Facebook is currently rolling out access to its new Places feature to the Facebook for iPhone app and touch.facebook.com. Those with access can check in to nearby locations, view a stream of check-ins by friends, and add new Places for anyone to be able to check-in to. Those whose accounts haven’t been granted access can still use the iPhone app to view check-ins of friends. Everyone can currently see check-ins from friends in their news feeds, and edit their Places privacy settings.
Places appears as a button in the middle of the iPhone home screen and a tab on the touch.facebook.com home screen. Upon first using Places, users are prompted to allow it to use their current location. The Places home screen shows your latest check-in at the top, followed by a list of friends who’ve checked-in nearby, then a list of the most recent check-ins by friend regardless of location.
Clicking any of these entries brings up that location’s Places page. Here you’ll see a map of where the Place is, anyone who is “here now” (have recently check-in in there), total check-ins, and recent activity — a list of feed stories generated by check-ins to that place. These feed stories show who checked in there, anyone they tagged as also being present, a description by the check-in author if provided, and any likes or comments on the story. Users can also flag Places as having incorrect info, being abusive (such a someone creating a Place at your Mom’s house), being a business which has permanently closed, or being a duplicate of another Place. On Facebook.com, users can click through check-ins they see on their news feed to view a Place’s page.
Clicking “Check In” at the top of the Places home screen, or by clicking the upside down teardrop Places icon next to the status update publisher brings up a list of suggested nearby Places. Selecting one brings up the check-in publisher page, where a user can fill out the optional “What are you doing?” field, tag friends who are also present, and check in, as well as see people “Here Now”, and view previous check-ins to that Place. Checking in results in a post to your wall, the wall of anyone tagged, feeds of your friends, the wall of the Place, and you appear in the “Here Now” list to anyone, friend or otherwise, who checks in to the same Place. Check-ins peg you as being “Here Now” for 3-4 hours. There is currently no limit to how frequently you can check in to different Places, and you can check in anywhere within a half mile of your GPS-sourced location.
If you don’t see the Place you want to check in to, you can hit the “Add” or + sign to enter a new Place which will be available to the public for check-ins. You enter the new Place’s name, an optional description of it, and its location is set as your current location. Facebook shows users a warning when adding a Place to ensure they know that this data is public. Maps for Places are powered by Bing, so clicking a map on touch.facebook.com will bring up a separate mobile browser window with a Bing map. However, clicking a map on the iPhone app brings up Google’s in-Facebook app map interface with an option to open the Google Maps iPhone app.
Businesses can claim a Place by having an official representative go to the Places page and click “Is this your business?” This gives that representative admin access to the Place, which gains Page-like functionality such as the ability to list business information and post updates to those that Like the Places page, but not those who only check in. A Place can also then be merged with an official Page. This essentially migrates your existing Likes, photos, and wall posts from your Page to the Place page, and shows your Page’s tabs as a list of icons down the left hand column.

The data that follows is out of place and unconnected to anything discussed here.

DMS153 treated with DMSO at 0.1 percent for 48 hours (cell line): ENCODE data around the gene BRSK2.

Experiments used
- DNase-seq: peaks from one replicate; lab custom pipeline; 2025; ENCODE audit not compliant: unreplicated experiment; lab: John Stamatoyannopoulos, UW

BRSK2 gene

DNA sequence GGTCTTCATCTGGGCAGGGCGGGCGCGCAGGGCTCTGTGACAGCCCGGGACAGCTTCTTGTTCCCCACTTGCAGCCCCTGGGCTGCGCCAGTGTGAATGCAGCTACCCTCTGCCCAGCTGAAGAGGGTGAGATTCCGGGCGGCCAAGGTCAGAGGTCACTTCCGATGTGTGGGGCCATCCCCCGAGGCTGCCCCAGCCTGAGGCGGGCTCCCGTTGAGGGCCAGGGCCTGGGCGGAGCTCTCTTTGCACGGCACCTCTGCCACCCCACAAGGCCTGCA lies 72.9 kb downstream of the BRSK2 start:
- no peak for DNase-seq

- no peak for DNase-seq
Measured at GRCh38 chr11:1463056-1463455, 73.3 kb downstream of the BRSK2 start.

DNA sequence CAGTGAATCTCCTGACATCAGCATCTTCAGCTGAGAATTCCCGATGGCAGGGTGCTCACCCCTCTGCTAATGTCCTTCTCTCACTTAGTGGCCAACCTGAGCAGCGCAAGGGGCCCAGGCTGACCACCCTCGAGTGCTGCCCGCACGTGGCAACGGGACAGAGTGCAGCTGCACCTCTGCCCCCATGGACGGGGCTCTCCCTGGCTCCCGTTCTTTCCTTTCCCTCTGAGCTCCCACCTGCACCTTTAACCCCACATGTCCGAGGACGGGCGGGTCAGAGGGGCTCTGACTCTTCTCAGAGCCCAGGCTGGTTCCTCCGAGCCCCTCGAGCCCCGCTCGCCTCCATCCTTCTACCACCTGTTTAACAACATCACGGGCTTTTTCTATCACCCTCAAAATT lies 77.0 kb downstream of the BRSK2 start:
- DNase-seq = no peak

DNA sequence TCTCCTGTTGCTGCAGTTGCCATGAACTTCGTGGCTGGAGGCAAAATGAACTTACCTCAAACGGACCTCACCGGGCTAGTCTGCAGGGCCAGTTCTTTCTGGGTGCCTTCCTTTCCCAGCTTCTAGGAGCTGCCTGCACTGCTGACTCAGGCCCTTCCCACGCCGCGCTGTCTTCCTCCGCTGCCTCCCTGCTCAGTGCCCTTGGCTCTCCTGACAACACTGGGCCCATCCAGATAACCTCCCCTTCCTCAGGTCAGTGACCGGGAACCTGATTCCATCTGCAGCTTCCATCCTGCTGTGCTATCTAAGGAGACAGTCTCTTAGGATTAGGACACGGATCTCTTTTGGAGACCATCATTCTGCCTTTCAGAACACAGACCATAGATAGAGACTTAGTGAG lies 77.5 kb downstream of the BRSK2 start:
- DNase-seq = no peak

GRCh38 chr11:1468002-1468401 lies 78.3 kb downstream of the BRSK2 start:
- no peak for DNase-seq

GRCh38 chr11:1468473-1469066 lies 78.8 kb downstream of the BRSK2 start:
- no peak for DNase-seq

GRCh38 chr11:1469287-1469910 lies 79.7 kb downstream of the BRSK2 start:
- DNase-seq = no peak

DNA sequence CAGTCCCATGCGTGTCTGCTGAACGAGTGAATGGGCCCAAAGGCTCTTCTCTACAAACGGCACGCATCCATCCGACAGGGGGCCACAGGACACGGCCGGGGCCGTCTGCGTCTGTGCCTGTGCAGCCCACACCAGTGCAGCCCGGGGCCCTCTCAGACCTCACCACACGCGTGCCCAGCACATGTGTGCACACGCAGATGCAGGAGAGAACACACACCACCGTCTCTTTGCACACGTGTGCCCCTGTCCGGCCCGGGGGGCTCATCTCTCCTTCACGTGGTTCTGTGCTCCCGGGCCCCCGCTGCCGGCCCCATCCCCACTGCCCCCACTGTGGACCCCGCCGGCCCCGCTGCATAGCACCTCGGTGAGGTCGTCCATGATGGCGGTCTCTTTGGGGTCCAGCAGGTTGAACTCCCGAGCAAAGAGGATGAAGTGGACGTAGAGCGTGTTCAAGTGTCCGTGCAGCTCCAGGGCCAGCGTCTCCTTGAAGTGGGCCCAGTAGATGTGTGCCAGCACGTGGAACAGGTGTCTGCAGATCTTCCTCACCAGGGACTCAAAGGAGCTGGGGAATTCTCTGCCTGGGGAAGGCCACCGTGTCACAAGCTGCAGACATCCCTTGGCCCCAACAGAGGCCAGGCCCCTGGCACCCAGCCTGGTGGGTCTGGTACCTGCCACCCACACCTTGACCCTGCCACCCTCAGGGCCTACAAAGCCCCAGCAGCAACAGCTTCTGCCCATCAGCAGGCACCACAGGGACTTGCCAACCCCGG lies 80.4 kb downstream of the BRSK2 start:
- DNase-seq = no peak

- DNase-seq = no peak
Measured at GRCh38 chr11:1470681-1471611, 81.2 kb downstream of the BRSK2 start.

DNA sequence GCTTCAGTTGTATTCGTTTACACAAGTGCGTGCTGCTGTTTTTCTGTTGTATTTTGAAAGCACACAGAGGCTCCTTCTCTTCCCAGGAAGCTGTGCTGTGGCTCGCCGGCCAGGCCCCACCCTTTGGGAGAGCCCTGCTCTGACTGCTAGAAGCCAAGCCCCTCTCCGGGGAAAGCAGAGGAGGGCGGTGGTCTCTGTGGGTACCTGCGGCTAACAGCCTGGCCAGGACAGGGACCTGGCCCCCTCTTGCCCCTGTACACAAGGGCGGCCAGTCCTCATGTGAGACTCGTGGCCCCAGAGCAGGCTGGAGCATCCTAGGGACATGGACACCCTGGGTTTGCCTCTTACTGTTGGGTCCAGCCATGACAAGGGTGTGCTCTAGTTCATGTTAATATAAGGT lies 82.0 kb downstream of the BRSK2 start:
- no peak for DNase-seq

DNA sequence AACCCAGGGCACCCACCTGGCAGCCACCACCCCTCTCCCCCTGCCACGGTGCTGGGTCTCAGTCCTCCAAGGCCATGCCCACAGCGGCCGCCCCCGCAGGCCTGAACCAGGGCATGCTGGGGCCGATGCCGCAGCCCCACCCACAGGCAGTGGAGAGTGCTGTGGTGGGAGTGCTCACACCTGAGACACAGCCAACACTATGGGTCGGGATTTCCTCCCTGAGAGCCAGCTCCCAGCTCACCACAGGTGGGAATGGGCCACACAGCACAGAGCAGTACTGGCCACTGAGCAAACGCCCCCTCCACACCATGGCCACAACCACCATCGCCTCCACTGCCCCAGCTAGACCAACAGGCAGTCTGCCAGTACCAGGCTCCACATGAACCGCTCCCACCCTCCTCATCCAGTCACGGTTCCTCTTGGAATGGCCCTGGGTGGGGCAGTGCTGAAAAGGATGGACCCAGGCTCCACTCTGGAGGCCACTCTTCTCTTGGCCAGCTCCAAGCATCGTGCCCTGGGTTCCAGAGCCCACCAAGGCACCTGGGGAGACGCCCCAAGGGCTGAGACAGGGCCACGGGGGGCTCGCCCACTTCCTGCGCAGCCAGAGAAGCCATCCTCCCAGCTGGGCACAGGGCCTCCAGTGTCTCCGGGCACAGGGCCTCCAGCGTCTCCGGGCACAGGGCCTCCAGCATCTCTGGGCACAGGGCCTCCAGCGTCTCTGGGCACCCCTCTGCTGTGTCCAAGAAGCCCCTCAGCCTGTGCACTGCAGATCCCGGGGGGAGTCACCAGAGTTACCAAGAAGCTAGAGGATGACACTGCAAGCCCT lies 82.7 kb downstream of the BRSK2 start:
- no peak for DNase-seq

Privacy settings for Places data must be set on the fixed web version of Facebook.com. Places activity posted to your profile defaults to only being visible to friends. Other users can check you in at Places by default, but if you don’t have Places access you’ll receive permission emails asking you to allow friend check-ins until you click “Allow” in an email or enable them in your privacy settings. If you have Places access, you’ll receive a notification upon being checked in asking you to “Allow check-ins”, or “Not Now” – which means you’ll be asked each time you’re checked in.
Facebook has allowed sites using Connect and third-party applications to access your Places data and that of your friends if they acquire permission from you. Unless you have deactivated the Facebook Platform or unchecked all “info available through my friends” boxes in Application Settings, Places data will default to be available to apps of friends.
“Here Now” presents the biggest privacy concern, as currently you can only enable or disable being visible to everyone who checks in to the same Place as you. There is no granular control for this option. “Here Now” defaults to enabled if you have any of your existing privacy settings for other content set to “Everyone”, even something as benign as your favorite quotation or birthday. Since there seems to be no limit on frequency of check-ins, and you only need to be with a half mile of a Place to check in, someone could check-in all over town as a way of locating someone else who isn’t their friend.
Overall, Places presents a seamless way to share your location, and the ability to tag friends is an innovative differentiation from other location-based apps. Currently there is no way to view a stream of only check-ins by friends on Facebook.com. This ability to be at home and see that three friends are at a bar around the corner is key to getting people out of the house and using the app. If Facebook adds this, as well as granular privacy controls for “Here Now”, changes more data to be opt-in than opt-out, and lets users control Places privacy settings through the mobile interfaces, they may have found their new killer app.